The mighty Brahmaputra has wiped out nearly 4,000 square kilometres of area at a rate of 80 square kilometres per year, destroying more than 2500 villages and affecting more than five million people in Assam.
Assam’s Water Resources Department has identified 25 vulnerable and very severe erosion-prone sites and estimated that the Assam valley portion of the Brahmaputra has lost approximately 7.4 per cent of its land area due to river bank erosion and channel migration.
The Committee for Developing Mitigation Strategies for Brahmaputra River Basin Flood and Erosion Problem a joined committee comprising experts from Assam and the USA, have come forward with a set of short and long term measures to address the problem and develop cost-effective solutions.
The experts have pointed out that the key factors in causing the river extremely unstable at many reaches are ’aggradation’ (raising of the river bed due to sediment deposition), intense ‘braiding’ and large water discharge.
They pointed out that till now both short and long term measures to tackle the erosion problem had been done only on a piecemeal basis during emergency situations depending on availability of funds.
Experts in the committee are: Retired professor of civil engineering, University of Alaska, Dr Arvind Phukan, senior project manager at Woolpert, Virginia, Deva Borah, chairman of the Surface Water Hydrology Committee of the American Society of Civil Engineers Ananta Nath, Assam Water Resources Department’s senior engineer Rajib Goswami and professor of civil engineering in IIT, Guwahati, Chandan Mahanta.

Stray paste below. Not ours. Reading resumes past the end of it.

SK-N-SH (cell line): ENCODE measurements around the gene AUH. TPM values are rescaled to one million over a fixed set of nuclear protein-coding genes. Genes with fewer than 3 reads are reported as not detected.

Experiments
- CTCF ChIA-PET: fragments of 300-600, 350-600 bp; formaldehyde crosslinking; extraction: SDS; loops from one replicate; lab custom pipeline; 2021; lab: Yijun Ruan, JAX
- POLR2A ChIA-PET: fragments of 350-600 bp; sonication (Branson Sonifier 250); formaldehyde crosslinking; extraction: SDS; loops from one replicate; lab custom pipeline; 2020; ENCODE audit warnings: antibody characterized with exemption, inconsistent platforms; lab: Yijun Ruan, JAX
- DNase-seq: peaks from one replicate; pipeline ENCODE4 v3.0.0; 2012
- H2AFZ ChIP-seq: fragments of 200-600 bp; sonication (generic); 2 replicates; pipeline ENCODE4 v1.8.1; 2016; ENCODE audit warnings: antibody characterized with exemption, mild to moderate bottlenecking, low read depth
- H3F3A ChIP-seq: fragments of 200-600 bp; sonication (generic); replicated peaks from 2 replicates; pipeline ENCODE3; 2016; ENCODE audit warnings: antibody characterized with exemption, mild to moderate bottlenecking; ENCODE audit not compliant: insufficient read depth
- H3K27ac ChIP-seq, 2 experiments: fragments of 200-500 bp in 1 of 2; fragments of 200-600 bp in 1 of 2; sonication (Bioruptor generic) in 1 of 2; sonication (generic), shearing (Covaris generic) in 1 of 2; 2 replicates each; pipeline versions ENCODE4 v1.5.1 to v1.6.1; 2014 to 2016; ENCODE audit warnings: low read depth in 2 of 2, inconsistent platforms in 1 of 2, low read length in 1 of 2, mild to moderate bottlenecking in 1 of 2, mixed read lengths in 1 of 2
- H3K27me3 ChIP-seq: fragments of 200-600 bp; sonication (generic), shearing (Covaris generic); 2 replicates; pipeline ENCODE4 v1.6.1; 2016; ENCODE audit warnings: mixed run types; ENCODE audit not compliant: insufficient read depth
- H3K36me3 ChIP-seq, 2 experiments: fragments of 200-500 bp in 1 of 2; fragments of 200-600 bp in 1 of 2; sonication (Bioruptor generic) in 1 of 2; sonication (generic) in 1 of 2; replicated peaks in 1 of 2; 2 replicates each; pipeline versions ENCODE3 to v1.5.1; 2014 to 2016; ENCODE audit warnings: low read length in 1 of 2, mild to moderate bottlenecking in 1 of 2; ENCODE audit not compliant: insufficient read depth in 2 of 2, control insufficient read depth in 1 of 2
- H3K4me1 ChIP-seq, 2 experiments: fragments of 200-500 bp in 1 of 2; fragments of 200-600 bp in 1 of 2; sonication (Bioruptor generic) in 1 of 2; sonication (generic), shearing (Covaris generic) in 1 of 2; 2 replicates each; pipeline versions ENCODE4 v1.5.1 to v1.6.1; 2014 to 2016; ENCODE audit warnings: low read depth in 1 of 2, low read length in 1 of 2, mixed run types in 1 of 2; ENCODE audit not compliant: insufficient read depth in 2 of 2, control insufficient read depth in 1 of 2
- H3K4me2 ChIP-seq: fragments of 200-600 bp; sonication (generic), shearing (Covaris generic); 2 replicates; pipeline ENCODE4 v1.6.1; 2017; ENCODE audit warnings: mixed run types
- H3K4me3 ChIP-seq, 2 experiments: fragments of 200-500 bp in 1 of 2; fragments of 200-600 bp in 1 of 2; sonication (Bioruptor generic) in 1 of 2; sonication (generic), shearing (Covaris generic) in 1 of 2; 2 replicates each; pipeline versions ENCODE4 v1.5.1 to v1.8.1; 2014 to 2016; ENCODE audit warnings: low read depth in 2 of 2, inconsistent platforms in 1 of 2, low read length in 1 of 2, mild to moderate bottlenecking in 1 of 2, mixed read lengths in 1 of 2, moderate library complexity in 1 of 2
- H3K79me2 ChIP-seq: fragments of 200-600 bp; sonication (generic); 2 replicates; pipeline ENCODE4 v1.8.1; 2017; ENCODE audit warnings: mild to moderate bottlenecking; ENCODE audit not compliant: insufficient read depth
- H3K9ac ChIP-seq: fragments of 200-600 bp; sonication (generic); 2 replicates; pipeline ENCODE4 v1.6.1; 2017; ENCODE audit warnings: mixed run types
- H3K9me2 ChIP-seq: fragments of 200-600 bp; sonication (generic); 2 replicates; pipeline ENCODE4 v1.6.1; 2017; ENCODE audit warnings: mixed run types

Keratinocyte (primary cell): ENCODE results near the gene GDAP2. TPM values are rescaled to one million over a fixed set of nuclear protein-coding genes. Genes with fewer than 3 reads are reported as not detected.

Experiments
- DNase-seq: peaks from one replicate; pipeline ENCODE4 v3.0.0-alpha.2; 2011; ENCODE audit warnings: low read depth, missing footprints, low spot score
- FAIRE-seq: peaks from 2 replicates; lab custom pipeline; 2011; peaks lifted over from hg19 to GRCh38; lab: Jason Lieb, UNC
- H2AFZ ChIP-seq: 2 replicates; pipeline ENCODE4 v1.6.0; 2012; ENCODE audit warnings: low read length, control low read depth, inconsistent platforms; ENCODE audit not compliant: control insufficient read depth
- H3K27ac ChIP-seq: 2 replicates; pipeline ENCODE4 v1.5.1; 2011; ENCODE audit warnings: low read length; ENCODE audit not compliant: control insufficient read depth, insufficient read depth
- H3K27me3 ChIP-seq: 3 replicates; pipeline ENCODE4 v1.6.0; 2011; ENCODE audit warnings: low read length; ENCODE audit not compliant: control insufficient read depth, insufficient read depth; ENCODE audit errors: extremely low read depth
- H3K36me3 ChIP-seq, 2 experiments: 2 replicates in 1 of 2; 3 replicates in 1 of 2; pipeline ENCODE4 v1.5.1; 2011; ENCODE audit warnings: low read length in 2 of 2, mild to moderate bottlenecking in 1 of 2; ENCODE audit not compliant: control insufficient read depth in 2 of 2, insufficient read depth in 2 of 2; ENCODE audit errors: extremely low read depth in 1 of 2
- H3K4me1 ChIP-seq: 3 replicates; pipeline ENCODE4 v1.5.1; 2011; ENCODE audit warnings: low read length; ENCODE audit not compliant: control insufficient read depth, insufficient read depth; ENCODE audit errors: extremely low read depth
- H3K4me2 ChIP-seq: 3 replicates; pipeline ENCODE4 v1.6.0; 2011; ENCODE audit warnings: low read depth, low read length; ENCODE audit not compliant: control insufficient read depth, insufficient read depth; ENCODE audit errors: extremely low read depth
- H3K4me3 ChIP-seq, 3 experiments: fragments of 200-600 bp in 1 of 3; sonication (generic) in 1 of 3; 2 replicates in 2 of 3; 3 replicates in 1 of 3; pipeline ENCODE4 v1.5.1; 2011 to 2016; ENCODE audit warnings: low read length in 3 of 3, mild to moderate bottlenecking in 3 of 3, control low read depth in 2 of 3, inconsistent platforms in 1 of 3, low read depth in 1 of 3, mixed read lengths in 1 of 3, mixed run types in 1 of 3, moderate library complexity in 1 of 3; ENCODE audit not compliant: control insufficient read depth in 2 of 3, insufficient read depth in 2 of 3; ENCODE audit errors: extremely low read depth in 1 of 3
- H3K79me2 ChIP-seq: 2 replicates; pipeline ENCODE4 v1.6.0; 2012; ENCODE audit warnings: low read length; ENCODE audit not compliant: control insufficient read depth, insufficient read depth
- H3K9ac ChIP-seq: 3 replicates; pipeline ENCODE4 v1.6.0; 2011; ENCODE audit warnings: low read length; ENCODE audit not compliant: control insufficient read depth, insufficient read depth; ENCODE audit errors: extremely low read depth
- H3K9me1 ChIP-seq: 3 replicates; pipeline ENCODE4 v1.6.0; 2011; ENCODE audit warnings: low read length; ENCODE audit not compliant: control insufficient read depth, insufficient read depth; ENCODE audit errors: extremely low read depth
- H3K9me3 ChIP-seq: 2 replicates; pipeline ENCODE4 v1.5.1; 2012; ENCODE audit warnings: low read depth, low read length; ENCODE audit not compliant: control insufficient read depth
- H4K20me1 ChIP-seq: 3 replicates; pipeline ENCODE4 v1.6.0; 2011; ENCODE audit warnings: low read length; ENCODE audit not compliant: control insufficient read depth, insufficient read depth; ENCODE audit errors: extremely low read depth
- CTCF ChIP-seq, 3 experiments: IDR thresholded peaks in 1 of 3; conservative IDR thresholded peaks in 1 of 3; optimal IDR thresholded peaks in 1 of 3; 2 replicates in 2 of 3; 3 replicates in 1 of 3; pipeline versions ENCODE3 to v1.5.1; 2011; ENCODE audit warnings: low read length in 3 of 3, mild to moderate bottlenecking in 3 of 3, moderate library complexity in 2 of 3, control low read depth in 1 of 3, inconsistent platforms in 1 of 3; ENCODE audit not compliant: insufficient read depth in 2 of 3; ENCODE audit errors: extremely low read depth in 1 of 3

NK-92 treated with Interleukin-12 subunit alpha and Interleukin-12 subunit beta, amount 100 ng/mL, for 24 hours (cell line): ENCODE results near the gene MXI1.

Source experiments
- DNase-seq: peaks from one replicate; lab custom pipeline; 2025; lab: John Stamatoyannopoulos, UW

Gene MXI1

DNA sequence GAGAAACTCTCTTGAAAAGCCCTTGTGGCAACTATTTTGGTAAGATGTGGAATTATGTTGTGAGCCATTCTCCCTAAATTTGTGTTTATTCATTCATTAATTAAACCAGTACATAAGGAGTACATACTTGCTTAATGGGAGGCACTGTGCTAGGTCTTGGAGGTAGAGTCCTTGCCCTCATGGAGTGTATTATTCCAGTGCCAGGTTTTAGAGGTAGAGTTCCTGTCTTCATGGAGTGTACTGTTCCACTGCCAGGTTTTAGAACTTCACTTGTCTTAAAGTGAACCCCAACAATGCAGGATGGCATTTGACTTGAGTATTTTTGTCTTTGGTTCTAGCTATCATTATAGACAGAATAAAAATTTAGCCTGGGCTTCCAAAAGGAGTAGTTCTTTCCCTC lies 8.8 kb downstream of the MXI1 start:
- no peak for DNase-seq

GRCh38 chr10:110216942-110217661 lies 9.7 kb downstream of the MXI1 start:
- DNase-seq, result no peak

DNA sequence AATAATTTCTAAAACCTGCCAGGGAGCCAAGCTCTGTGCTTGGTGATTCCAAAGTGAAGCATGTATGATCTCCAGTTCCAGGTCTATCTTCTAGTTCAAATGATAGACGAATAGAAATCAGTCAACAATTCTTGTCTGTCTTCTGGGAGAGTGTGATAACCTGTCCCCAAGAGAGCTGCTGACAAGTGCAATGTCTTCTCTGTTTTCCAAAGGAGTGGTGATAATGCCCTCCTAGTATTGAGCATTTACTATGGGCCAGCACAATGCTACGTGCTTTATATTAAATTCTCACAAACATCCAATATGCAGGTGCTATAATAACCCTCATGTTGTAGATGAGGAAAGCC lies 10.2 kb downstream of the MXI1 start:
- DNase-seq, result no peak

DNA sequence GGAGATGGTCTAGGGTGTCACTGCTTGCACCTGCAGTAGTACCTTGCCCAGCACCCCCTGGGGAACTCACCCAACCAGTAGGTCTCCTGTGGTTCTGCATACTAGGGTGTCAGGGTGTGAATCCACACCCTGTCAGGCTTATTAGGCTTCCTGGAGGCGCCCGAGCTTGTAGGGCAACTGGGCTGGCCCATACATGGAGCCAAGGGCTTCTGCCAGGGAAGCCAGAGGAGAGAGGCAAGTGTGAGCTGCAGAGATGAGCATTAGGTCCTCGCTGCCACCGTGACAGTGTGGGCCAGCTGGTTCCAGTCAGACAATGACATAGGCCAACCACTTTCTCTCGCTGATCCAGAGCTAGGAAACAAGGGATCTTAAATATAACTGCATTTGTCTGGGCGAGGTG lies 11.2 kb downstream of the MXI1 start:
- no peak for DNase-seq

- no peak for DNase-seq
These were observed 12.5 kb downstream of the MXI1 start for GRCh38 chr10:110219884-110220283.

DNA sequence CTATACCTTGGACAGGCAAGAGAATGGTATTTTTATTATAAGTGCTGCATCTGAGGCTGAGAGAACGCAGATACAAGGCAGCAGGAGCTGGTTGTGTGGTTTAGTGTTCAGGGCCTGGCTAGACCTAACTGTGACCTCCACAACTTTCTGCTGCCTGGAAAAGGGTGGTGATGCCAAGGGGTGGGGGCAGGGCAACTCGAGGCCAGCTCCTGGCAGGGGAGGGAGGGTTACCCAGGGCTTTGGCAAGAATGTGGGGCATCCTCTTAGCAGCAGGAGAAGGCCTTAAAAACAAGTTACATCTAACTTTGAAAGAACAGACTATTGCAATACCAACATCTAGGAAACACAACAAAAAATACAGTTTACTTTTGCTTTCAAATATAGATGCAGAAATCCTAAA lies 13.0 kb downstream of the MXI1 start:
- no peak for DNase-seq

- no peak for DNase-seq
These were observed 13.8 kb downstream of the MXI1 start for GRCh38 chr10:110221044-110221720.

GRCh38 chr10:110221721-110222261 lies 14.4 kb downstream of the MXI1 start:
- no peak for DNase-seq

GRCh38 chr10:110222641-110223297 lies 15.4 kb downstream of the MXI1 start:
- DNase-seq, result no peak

They have recommended phase-wise solution for the mitigation of erosion by including a combination of measures including strategic dredging, protection of erodible bank materials with anchored bulkhead or tie back sheet piles, spurs, toe and bank revetments.
Improvement of data quality and quantity by extending rain, flow and sediment monitoring network using state-of-the-art equipment and consider physical modelling to study severe and potential scour sites and their control have also been suggested by the experts.
The experts further recommended development of advanced and efficient computational tools capable of utilizing the detailed hydro-meterological data and predicting real-time flooding and hydraulic characteristics of the river for planning and designing effective flood and erosion control measures.
The committee has suggested taking advantage of modern technologies such as satellite image-based morphological study, studying of successful erosion control measures in major rivers of the world and feedback from international experts among steps to stem the erosion in the Brahmaputra at the earliest.
The committee suggested strengthening and monitoring of anti-erosion measures already taken up at Majuli Island and severely eroded towns along the river and armouring existing embankments located at urban and other strategic locations.